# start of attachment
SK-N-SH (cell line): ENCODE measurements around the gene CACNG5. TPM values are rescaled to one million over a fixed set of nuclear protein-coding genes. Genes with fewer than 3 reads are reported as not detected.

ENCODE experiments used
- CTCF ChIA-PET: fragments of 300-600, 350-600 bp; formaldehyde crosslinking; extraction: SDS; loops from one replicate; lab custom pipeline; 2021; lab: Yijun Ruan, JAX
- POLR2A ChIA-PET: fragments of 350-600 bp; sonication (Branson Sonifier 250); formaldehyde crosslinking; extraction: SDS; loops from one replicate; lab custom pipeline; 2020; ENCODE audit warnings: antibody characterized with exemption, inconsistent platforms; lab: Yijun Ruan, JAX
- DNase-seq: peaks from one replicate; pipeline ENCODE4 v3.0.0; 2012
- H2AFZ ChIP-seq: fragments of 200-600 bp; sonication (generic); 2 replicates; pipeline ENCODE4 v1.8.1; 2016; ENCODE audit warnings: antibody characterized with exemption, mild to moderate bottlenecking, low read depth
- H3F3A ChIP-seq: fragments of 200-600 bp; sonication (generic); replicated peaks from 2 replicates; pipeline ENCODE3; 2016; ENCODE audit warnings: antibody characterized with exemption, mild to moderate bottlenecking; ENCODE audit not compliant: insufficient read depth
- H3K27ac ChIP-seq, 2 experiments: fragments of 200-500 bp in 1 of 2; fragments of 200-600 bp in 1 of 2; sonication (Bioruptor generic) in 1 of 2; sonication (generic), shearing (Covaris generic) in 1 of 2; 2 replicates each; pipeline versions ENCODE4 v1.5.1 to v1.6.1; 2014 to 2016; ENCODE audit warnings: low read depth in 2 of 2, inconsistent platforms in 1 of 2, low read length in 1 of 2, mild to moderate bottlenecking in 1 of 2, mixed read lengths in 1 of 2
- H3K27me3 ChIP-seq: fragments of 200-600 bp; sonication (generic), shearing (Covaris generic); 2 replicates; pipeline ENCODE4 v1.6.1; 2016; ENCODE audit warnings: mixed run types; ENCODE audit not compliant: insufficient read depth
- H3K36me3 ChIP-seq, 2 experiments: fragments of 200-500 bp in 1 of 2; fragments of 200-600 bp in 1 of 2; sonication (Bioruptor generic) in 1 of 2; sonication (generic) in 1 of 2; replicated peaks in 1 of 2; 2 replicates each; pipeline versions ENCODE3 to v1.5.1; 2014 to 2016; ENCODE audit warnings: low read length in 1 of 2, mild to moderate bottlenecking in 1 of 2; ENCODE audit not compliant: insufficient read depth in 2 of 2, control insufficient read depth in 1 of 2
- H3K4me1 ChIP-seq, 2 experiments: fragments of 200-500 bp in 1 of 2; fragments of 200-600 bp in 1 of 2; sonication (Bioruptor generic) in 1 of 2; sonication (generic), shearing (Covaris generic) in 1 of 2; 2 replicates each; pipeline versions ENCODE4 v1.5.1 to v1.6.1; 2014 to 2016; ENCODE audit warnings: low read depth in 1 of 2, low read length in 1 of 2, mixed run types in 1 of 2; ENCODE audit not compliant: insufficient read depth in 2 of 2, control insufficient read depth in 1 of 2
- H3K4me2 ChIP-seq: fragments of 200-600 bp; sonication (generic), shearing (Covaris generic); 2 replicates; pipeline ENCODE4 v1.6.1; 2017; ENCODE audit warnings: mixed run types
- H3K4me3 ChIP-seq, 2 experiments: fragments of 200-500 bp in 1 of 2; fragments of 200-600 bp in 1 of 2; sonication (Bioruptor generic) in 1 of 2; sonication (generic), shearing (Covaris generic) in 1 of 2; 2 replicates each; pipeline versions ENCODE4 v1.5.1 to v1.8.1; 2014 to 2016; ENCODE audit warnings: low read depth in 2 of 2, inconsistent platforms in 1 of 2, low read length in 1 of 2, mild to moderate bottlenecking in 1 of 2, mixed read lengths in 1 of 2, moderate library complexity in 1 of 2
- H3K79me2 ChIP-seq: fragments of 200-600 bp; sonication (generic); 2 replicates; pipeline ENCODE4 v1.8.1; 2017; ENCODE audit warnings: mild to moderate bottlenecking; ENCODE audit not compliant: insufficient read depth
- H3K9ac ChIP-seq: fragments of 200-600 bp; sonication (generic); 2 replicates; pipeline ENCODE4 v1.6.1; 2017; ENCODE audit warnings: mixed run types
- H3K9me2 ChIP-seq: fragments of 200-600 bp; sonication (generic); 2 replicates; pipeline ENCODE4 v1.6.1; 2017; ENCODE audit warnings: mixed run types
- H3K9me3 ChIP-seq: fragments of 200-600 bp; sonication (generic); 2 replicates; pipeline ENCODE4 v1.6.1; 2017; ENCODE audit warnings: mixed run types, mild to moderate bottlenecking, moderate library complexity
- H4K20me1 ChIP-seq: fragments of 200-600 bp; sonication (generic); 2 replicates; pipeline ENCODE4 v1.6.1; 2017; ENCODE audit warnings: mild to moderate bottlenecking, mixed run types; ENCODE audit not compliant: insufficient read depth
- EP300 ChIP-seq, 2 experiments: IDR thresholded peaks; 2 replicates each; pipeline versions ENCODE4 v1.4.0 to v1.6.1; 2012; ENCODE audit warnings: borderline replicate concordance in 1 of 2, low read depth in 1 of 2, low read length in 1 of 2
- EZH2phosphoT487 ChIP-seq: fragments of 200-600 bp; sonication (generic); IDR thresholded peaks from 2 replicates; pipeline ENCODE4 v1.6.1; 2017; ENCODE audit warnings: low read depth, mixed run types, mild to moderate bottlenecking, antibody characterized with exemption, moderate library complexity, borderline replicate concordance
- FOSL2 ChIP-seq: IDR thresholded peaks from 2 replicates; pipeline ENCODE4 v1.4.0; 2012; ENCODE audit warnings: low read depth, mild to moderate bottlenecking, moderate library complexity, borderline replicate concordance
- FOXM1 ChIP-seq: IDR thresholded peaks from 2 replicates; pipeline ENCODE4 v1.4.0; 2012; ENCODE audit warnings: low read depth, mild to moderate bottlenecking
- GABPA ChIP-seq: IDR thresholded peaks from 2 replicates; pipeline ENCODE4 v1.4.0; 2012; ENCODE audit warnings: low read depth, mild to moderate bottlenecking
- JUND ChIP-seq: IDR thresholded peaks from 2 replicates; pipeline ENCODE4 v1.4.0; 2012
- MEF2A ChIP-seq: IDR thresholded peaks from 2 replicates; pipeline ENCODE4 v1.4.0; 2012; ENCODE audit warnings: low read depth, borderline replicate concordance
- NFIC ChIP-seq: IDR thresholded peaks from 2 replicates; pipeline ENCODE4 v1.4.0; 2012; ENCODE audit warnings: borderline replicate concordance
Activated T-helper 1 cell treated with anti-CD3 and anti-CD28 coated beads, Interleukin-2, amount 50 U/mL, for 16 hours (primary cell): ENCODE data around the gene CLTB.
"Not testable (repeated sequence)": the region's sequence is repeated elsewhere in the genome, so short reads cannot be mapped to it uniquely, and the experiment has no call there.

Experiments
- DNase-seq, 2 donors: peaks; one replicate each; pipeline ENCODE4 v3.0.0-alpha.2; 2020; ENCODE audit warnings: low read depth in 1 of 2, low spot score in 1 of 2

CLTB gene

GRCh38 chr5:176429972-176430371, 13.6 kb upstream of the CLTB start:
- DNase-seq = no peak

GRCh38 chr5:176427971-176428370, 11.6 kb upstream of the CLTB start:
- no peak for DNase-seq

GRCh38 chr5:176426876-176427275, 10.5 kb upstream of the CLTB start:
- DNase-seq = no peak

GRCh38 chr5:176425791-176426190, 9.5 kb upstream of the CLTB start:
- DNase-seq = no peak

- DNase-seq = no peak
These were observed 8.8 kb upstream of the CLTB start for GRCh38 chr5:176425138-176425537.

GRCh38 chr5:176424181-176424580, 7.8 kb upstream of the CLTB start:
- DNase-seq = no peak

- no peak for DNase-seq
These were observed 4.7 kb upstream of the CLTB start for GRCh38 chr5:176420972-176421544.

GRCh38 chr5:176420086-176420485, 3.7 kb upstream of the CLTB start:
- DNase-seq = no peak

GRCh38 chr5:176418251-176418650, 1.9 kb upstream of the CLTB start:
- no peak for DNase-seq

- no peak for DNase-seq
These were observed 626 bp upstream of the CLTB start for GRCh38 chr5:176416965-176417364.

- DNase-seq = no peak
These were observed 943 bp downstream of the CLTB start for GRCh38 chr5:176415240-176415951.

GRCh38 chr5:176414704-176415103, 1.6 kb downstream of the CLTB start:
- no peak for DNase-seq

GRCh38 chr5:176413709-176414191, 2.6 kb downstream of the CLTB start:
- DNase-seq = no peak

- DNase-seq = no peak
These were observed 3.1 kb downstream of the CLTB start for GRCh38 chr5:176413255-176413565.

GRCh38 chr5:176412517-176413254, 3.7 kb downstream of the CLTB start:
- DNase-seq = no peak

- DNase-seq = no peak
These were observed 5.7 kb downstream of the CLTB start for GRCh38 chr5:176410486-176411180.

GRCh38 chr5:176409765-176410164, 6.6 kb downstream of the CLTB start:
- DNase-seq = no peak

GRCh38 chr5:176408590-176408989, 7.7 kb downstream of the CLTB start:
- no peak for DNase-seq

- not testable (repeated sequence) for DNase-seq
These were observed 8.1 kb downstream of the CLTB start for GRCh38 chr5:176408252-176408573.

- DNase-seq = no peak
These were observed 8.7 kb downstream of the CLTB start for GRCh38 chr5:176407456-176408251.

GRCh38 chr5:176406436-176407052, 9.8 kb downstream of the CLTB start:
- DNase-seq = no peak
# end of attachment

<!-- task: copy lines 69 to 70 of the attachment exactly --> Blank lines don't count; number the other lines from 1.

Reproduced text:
These were observed 8.1 kb downstream of the CLTB start for GRCh38 chr5:176408252-176408573.

- DNase-seq = no peak